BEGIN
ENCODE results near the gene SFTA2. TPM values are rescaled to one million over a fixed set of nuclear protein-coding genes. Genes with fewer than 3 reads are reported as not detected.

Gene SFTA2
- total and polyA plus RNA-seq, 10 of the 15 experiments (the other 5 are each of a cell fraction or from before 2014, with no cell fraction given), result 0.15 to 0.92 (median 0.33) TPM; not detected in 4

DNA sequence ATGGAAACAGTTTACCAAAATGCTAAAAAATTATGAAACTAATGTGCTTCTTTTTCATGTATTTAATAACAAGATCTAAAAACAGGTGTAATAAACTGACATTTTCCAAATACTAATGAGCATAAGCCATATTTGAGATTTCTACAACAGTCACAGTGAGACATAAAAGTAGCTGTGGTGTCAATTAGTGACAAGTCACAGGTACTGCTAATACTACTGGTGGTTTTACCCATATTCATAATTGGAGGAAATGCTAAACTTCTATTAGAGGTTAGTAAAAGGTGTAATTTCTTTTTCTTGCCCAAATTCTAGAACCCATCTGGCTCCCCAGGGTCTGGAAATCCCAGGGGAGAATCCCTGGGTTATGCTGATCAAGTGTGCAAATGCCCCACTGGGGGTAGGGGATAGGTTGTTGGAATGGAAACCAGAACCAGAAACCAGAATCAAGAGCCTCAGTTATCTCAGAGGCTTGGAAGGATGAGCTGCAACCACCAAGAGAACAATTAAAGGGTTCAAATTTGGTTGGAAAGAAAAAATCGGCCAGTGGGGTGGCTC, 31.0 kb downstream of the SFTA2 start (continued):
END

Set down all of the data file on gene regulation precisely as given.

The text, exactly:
ENCODE results near the gene SFTA2. TPM values are rescaled to one million over a fixed set of nuclear protein-coding genes. Genes with fewer than 3 reads are reported as not detected.

Gene SFTA2
- total and polyA plus RNA-seq, 10 of the 15 experiments (the other 5 are each of a cell fraction or from before 2014, with no cell fraction given), result 0.15 to 0.92 (median 0.33) TPM; not detected in 4

DNA sequence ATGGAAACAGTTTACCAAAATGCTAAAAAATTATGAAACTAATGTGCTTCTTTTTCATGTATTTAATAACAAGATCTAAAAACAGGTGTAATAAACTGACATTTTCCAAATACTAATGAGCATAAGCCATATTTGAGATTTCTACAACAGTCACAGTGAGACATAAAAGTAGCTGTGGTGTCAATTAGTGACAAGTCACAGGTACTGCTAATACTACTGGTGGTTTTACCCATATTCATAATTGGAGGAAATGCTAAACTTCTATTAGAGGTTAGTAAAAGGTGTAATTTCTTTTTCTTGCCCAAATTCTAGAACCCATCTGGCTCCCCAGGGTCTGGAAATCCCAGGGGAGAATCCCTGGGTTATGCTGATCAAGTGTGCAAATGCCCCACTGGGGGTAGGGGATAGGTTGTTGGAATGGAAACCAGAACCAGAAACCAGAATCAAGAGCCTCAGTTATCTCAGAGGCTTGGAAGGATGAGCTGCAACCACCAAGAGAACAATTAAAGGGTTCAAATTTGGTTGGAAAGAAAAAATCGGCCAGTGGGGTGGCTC, 31.0 kb downstream of the SFTA2 start (continued):